Pregnancy after 35
How does age affect fertility?
As women reach their thirties, they experience a decline in fertility. The fertility regulator HFEA says female fertility declines sharply after a woman reaches the age of 35.
Complications during pregnancy are also more common when women reach 35.
Age-related decline in fertility may be due, in part, to the following:
- A decrease in the number and health of the eggs to be ovulated.
- Changes in the hormones resulting in altered ovulation.
- Fewer eggs.
- A decrease in sperm count.
- A decrease in the frequency of intercourse.
- The presence of other medical and gynaecological conditions, such as endometriosis, which may interfere with conception.
Pregnancy after 35, is it safe?
While advances in medical care can help women over age 35 have safer pregnancies than in the past, infertility and pregnancy complications for this age group are higher than for younger women. If you have decided to delay having a child, you should understand the risks associated with this so you can take precautions to minimise risks and improve your chances for a healthy pregnancy and child.
Pregnancy after 35, does the risk of birth defects increase?
The risk of giving birth to a child with a birth defect does increase as the mother's age increases. This is probably due to abnormal division of the egg, called nondisjunction. This leads to unequal chromosomes at the end of division. The risk of a baby having Down's syndrome increases with the mother's age when she gives birth. The greatest risk at around one in 30 is linked to women who are 45 or over when their baby is born.
Pregnancy after 35, will the risk of miscarriage increase?
Studies show that the risk of miscarriage (loss of a pregnancy before 20 weeks gestation) is 12% to 15% for women in their 20s and rises to about 25% for women at age 40. The increased incidence of chromosomal abnormalities contributes to this increased risk of miscarriage in older women.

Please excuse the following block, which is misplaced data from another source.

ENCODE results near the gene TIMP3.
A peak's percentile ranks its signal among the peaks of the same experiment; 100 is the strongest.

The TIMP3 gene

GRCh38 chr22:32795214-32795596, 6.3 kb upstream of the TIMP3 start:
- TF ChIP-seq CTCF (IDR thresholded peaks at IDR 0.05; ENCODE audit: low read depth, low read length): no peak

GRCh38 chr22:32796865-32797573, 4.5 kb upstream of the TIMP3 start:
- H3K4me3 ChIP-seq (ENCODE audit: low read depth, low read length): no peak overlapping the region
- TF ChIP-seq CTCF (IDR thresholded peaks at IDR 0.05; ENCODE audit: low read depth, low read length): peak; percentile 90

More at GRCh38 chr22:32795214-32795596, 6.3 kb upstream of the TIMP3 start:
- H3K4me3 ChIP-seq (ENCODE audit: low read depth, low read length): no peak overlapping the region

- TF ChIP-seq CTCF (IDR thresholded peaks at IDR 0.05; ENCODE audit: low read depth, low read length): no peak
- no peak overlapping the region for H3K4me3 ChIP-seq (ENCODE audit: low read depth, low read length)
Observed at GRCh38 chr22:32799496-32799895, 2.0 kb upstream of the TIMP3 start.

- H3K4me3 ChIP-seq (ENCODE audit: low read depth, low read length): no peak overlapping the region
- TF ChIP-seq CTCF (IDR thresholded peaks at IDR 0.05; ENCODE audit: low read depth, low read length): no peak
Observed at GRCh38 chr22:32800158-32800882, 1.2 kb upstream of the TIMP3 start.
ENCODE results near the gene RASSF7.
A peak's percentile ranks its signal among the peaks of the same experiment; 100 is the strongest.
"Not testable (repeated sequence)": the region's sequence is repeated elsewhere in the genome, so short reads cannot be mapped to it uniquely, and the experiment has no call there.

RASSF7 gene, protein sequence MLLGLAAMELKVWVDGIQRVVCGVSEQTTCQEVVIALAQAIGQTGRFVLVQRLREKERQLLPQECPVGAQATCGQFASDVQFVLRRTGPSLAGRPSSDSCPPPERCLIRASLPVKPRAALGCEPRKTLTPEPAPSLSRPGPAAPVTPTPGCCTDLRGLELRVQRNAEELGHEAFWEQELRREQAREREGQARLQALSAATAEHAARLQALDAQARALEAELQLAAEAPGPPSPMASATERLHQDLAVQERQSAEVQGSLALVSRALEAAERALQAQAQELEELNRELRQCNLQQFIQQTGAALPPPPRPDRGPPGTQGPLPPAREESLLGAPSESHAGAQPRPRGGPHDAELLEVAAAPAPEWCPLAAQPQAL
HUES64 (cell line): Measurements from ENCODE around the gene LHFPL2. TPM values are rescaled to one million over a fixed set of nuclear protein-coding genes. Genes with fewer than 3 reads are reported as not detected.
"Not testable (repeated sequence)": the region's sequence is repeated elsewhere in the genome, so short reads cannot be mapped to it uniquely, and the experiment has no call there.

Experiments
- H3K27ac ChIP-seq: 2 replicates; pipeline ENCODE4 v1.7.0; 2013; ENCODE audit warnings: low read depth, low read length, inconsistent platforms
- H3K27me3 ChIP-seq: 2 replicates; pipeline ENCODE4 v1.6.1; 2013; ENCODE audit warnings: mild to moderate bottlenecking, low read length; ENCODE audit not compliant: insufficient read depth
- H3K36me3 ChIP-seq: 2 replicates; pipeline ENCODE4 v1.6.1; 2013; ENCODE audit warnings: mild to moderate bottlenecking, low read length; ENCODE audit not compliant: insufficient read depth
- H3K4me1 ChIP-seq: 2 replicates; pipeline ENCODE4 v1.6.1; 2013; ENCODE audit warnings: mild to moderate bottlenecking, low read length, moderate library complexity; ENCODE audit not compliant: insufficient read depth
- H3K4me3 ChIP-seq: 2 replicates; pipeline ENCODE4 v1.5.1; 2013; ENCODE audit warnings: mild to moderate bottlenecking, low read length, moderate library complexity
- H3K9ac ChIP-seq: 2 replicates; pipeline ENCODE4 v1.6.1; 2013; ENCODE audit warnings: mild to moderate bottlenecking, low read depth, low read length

Pregnancy after 35, what other problems can arise?
- Chronic health problems, such as diabetes or high blood pressure, are more common in women in their 30s and 40s. Be sure to get these conditions under control before you become pregnant, since they pose risks to both you and your baby. Careful medical monitoring, commenced before conception and continued throughout your pregnancy, can reduce the risks associated with these conditions.
- High blood pressure and diabetes can develop for the first time during pregnancy, and women over the age of 30 are at increased risk. If you are pregnant and over age 35, this makes it especially important that you get early and regular antenatal care to ensure early diagnosis and correct treatment.
- Stillbirth (delivery of a baby that has died before birth) is more common in women over age 35. Older women are also more likely to have low-birth weight babies (weighing less than 5.5 pounds at birth).
- Caesarean birth is also slightly more common for women having their first child after age 35.